Hot Stove #244 – Chiefs, Eephus and Four (4) Jukeboxes

Our Plaza condo faces east, and we get a variety of sunrises depending on the cloud formations. Just before the sun rose on Super Bowl Sunday, this was our view. I took a similar photo on the morning of the AFC championship game against Buffalo. In both cases, we were hoping KC’s bright red sky was a good omen for a Chiefs victory.

You all know what happened. Congratulations to our Kansas City Chiefs! The newest NFL dynasty!

When I showed Pat Titterington this sunrise photo, he gave me a good line: “Red sky in morning, 49ers take warning. Red sky at night, Chiefs’ delight.” The red sky at night was provided by the red-clad Chiefs fans at the game, including David and Vicki Block who were captured by CBS (screenshot from our TV):


But this being a baseball newsletter, I must take note…

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Taylor is right. Royals’ pitchers and catchers started working out this week in Surprise, Arizona. There is an air of excitement around this year’s team. In the off-season, the Royals spent big money on several free agents and a long-term contract for Bobby Witt Jr. Bobby is on a roll with long-term commitments (below from two months ago)…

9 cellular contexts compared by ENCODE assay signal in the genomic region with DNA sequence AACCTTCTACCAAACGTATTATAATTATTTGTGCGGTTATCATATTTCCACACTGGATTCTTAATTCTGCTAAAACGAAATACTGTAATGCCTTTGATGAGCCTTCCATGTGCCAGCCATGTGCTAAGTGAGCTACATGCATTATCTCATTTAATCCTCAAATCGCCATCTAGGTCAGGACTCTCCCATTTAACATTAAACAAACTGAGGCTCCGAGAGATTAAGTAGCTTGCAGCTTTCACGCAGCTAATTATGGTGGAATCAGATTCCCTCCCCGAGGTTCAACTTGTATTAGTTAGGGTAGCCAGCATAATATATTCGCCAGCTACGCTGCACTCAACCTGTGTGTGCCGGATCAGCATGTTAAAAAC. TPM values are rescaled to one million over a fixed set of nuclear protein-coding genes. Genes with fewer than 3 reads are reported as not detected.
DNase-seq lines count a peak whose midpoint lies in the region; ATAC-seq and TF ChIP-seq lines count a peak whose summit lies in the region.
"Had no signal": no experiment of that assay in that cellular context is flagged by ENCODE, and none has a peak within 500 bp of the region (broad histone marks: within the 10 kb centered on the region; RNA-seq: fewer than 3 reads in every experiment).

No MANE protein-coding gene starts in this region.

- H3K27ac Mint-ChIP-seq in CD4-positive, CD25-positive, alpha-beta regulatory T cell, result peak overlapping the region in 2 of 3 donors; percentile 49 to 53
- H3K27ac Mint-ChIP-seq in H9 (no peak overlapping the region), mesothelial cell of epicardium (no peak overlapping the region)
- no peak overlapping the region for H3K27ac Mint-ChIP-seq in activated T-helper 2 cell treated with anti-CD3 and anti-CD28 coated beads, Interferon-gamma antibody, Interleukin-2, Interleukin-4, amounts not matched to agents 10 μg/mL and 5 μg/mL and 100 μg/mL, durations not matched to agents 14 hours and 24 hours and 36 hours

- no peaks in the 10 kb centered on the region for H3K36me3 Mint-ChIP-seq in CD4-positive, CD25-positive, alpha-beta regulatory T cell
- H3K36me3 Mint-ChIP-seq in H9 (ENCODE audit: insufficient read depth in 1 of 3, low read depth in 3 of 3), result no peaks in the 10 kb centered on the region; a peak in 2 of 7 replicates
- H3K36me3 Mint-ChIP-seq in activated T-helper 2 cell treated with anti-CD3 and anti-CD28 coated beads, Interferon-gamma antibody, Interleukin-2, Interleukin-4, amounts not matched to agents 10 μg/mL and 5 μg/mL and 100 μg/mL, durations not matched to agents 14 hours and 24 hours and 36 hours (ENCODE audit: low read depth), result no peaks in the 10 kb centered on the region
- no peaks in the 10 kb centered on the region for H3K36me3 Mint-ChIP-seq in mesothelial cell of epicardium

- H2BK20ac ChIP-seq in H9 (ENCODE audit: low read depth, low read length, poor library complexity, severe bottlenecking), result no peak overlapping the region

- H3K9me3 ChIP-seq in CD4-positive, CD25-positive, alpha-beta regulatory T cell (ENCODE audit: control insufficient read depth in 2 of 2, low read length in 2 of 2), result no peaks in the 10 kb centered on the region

And on Tuesday, the Royals confirmed the Downtown/Crossroads location for their proposed new stadium.

A rendering of the Royals proposed ballpark. The view is from an aerial perspective, looking from the east of the ballpark to the west, displaying how the walkway will connect the ballpark to downtown Kansas City.

The issue will go before the voters on April 2. In an early campaign moment…

Stay tuned for a big spring.

Weed Alert! Weed Alert!: On the advice of Hot Stove Managing Editor Rita Leifhelm, I am posting this Weed Alert!

42 Common Weeds in Lawns and Gardens: Identification & Control

Rita lets me know when I “get down in the weeds” with baseball details that might not be so interesting to baseball-casual subscribers. So, this is your opportunity to scroll past Slow Pitches and go to Slow Horses. Rita approves Slow Horses.